About Peter Zaitsev

Peter managed the High Performance Group within MySQL until 2006, when he founded Percona. Peter has a Master's Degree in Computer Science and is an expert in database kernels, computer hardware, and application scaling.

Comments

  1. Quite so!

  2. Sheeri says:

    I completely agree. We all can’t do everything ourselves, which is why we [mostly] don’t grow our own food, sew our own clothes, etc. So we buy products that experienced and skilled people produce, and we buy services from experienced and skilled people for those things we cannot (or do not want to) do.

  3. peter says:

    Thanks Arjen, Sheeri

    I know you both share the same vision and publish and share a lot of your findings :)

  4. I had this debate a few years ago when Cobalt RaQs where popular. We had started building add-on packages for the RaQ. Many of our competitors charged for these. We soon realized the same thing you point out:

    “these people are not likely clients on the first place”

    The people downloading the free packages where not the people that would pay for services to begin with, so we just put them up on our site for free and only charged for installation assistance.

    I think the key value of a good sysadmin is the aggregate knowledge in their head. Someone could spend hours digging out the same info found on this site or you could just pay someone that has that info to fix the problem. Often, you will find the more cost-effective option is to pay the expert.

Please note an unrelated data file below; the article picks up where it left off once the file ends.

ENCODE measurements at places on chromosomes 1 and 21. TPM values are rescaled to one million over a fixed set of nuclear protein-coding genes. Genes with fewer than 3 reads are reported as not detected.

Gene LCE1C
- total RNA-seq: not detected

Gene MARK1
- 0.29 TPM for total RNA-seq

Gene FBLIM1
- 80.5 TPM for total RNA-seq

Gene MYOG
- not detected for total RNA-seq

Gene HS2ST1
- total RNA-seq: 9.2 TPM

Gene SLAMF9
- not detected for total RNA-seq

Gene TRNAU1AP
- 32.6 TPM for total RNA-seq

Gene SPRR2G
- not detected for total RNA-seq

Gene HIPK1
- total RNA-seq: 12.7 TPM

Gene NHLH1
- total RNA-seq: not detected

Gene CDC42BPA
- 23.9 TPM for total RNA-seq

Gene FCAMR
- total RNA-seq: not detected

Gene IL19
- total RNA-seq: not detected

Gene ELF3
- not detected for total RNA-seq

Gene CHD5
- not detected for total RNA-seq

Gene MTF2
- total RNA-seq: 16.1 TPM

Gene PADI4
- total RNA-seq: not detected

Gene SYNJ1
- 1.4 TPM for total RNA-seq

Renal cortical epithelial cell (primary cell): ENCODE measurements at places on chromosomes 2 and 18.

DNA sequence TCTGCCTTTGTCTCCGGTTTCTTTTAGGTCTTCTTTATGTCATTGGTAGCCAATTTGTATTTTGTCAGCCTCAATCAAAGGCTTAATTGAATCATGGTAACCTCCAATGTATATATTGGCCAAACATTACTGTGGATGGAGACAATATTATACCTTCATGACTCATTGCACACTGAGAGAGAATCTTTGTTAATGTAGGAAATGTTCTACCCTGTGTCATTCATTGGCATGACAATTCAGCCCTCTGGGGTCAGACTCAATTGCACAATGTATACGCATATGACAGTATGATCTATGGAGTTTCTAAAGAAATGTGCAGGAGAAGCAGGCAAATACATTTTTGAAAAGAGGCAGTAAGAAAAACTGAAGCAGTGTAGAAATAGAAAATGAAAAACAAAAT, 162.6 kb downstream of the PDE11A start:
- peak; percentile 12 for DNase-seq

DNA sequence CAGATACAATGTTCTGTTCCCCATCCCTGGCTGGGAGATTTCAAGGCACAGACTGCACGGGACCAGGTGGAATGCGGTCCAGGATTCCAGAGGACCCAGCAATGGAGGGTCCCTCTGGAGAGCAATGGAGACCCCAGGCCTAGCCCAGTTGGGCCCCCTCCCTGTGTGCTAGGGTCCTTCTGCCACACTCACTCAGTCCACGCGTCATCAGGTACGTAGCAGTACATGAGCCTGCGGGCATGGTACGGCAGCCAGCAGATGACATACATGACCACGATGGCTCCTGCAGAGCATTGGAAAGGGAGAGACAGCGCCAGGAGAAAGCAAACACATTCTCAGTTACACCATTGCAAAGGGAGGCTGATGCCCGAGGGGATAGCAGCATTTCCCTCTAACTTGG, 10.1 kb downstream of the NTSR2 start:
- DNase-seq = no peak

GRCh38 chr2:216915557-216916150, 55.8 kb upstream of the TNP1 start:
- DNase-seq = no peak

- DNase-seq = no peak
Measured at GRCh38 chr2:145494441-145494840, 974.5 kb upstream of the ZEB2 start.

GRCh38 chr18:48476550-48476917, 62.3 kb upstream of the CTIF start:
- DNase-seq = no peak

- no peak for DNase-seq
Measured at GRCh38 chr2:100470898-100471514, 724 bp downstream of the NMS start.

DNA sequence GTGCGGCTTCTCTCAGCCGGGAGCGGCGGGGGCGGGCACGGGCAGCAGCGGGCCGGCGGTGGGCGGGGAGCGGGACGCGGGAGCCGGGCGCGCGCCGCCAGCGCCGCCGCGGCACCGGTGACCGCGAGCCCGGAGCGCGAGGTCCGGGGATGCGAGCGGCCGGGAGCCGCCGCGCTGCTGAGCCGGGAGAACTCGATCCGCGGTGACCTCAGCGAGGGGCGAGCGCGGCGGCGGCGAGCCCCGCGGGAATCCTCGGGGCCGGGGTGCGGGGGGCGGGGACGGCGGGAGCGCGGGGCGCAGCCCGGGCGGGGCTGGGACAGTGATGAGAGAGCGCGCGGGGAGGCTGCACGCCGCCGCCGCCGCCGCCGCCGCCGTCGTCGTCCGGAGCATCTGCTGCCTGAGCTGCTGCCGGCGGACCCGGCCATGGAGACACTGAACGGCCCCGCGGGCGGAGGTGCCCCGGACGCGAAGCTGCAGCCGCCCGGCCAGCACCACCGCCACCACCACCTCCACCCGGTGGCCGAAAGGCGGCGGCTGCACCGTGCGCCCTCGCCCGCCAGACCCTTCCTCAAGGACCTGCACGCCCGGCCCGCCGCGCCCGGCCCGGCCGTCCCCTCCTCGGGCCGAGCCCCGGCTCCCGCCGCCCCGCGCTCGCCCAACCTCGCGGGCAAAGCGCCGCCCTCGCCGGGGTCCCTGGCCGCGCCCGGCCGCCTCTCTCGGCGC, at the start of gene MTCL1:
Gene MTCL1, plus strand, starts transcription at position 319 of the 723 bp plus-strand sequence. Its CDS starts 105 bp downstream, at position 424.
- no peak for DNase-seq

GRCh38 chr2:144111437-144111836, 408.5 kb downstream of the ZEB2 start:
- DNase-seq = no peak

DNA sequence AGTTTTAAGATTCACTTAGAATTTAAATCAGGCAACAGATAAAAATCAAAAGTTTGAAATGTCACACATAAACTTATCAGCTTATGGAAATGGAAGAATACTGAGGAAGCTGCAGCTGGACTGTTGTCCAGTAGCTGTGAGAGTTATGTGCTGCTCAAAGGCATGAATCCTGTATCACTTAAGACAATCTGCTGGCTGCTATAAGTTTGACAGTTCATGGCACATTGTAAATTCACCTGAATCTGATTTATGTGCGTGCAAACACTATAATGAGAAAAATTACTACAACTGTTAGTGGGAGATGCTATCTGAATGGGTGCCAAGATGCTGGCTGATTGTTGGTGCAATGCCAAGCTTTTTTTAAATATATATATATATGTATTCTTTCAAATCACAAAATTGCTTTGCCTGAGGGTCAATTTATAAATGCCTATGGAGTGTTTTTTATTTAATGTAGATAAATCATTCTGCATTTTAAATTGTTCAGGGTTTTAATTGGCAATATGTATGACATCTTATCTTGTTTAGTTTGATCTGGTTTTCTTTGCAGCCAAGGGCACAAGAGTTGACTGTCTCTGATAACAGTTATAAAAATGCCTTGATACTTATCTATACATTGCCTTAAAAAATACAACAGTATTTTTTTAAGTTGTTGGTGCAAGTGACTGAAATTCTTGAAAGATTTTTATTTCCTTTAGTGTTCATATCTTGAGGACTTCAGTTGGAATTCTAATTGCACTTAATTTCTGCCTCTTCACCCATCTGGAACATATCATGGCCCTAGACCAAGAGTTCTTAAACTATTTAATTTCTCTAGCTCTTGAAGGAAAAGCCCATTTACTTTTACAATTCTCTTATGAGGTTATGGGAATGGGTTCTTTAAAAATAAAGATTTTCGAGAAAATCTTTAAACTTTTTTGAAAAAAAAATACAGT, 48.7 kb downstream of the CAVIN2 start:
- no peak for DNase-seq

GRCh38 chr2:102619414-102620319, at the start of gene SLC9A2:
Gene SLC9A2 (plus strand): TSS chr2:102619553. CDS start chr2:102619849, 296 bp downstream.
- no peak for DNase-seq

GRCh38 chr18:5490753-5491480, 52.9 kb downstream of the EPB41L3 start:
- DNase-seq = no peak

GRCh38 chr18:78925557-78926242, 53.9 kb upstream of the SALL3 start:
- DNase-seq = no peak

5. Giving away free information like this is a tremendous sales tool – it’s the best form of advertising there is. The primary message that free technical content conveys is “These are smart and helpful guys”, which is exactly what you wish to be known for.

    Sure, many who have small problems will just use the tips and fix stuff themselves, but what you’re looking for are customers with big problems and money in their pockets. They have a lot of choices for hiring consultants, and many will opt for the smart and helpful guys over the ones with the slick salesy websites.

    I’ve been giving away Tech Tips on my website for years, and I’ve never regretted giving it away.

  6. peter says:

    Thanks Steve !

    I think many consultants understand this these days, though some still think they are giving away some secret sauce by sharing the knowledge :)

  7. Joel says:

    From someone who has used their services (Peter), I can say that the blog and the consulting practice are complementary and not cannibalistic. Our company derives tremendous value from their consulting and their blog. The “Mysql Performance Blog” is required reading around here and we plan to regularly use their consultants. We consider ourselves very knowledgeable with Mysql and have been using it since Isam was the only table choice but these guys definitely added value to our installation.
    Cheers,
    Joel

  8. peter says:

    Thanks Joel,

    It was pleasure to visit you.

  9. Josh says:

    Most people would rather be taught to fish than given a bite to eat. I’m a bit geeky in nature and decided long ago it was easier doing for clients rather than teaching. 4 years later and a ton less help calls … I am definitly wrong.

    Teach the masses to google, it saves gray hair.